27th October 2022
In January 2022, when the Investment Firms Prudential Regime (IFPR) came into effect, we held a webinar covering practical steps to prepare for the new financial reports. Now, nearly a year on, what has the impact of the IFPR been, and how has it been received?
The aim of the IFPR was to streamline and simplify the prudential requirements for MiFID investment firms. Perhaps the biggest benefit of the changes that have been implemented is that all firms are now required to undertake quarterly reporting. Previously, there was a variety in frequency of reporting, meaning that there was a lack of uniformity. Indeed, the IFPR has largely been good news for companies. While reporting is required more regularly, the reports themselves are more straightforward.
The FCA released guidelines to support in the transition from existing and legacy regimes to the IFPR. In Q1, the first reporting period, a lot of work was required for companies to understand the new reporting requirements and finalise all reports – in a short timeframe. Ultimately, this resulted in collaboration between accountants, clients, and the FCA compliance teams, to ensure that the process remained smooth. However, it has undoubtedly been a learning curve for all involved in the process.
Looking ahead – annual reporting
As with most changes, there has been an adjustment period. Now, in Q4, firms and accountants are more accustomed to the changes and the reporting has become a simpler process.
However, firms should be aware that the upcoming Annual reports will pose a further potential stumbling block. The IFPR introduced new public disclosure requirements, requiring firms to disclose information relating to their own funds, behaviour or investment policy and culture, including risk management, governance and renumeration. For instance, the annual report required from investment firms now includes a fixed overhead requirement, and a breakdown of their K-factor requirements (non-SNI only). All firms are also required to disclose how they approach compliance assessments as regards to the overall rule on overall financial adequacy.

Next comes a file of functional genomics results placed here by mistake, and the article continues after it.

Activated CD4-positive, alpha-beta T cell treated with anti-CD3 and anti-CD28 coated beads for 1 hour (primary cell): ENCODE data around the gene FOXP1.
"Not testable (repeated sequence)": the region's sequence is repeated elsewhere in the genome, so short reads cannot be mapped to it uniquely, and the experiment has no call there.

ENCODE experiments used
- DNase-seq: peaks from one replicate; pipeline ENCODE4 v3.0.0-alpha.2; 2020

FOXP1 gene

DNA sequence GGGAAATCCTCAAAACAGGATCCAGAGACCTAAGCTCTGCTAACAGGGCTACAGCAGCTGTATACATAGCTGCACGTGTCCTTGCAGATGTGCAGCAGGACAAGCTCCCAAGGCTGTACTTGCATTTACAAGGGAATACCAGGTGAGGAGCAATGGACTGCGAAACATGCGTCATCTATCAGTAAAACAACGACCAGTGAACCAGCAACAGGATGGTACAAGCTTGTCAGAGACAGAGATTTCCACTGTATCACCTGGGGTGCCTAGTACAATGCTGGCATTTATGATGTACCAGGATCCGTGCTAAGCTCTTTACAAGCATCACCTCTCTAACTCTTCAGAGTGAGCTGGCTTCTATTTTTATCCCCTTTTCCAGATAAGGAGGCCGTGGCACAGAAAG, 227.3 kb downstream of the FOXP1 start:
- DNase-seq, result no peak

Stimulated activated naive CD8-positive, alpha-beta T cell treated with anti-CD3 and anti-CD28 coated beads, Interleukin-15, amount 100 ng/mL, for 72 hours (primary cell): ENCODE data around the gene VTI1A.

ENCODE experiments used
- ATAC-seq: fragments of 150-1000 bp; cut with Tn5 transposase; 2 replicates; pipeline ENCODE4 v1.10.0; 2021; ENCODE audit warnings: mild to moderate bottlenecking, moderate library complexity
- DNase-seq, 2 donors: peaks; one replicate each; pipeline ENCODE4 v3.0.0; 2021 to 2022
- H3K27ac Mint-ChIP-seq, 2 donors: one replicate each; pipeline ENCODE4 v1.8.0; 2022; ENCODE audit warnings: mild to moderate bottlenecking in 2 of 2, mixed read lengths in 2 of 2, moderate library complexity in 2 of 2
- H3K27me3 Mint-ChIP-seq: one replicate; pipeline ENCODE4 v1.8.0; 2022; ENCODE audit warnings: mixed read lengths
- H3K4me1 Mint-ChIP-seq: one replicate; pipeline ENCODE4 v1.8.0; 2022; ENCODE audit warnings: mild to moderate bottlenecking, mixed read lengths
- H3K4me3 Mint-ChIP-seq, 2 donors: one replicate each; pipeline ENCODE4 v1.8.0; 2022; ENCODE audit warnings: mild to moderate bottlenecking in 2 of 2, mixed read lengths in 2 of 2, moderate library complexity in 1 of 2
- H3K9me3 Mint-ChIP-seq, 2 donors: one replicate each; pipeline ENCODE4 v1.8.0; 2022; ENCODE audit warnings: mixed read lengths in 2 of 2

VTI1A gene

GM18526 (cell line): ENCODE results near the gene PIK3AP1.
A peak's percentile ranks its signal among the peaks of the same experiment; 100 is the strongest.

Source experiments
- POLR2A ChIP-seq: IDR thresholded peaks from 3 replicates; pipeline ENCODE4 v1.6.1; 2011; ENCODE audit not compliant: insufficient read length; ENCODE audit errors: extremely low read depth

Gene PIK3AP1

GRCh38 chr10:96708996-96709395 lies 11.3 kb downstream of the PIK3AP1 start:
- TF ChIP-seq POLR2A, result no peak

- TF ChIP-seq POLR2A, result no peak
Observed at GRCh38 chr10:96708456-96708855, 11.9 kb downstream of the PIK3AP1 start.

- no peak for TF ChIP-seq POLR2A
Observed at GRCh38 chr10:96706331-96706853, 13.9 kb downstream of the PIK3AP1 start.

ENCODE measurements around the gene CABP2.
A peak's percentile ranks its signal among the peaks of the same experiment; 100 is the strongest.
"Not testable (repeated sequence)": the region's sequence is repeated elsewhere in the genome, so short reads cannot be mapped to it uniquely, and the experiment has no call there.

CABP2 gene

Undoubtedly, the IFPR has created a degree of confusion, even though it is aimed to simplify and streamline reporting requirements. In particular, the new liquidity requirements introduced have been somewhat of a headache for firms. The IFPR introduced the Internal Capital Adequacy Risk Assessment process (ICARA), which is subject to ongoing scrutiny due to the FCAs ICARA annual questionnaire regulatory reporting obligation. This aims to gather information on firms’ ICARA document, looking at the process of review by governing bodies themselves, their own funds and monitoring the adequacy of liquid assets held.
IFPR – burden or boon
The FCA, in introducing the IFPR, could perhaps have placed a greater focus on education – ensuring that firms understood the changes and were not caught out. Compliance is a learning process and we all aim to interpret the FCA guidebook to the best of our abilities.
That being said, the IFPR has ultimately had a positive impact. Requirements are more streamlined, resulting in more effective reporting. The shift to examine liquidity and capital, although a change and the cause of an initial administrative burden, makes sense and is positive. On the most part, the IFPR has achieved what it set out to do.
Here to help
At haysmacintyre, we are here to help firms understand the IFPR and prepare for the impact it may have on their financial reports.
Your compliance advisors are best placed to advise on specific changes affecting your business. However, our Financial Services team can assist with the new financial reports which firms will be required to complete under the new regime. We can support you by reviewing areas such as capital adequacy and liquidity calculations for RegData filings.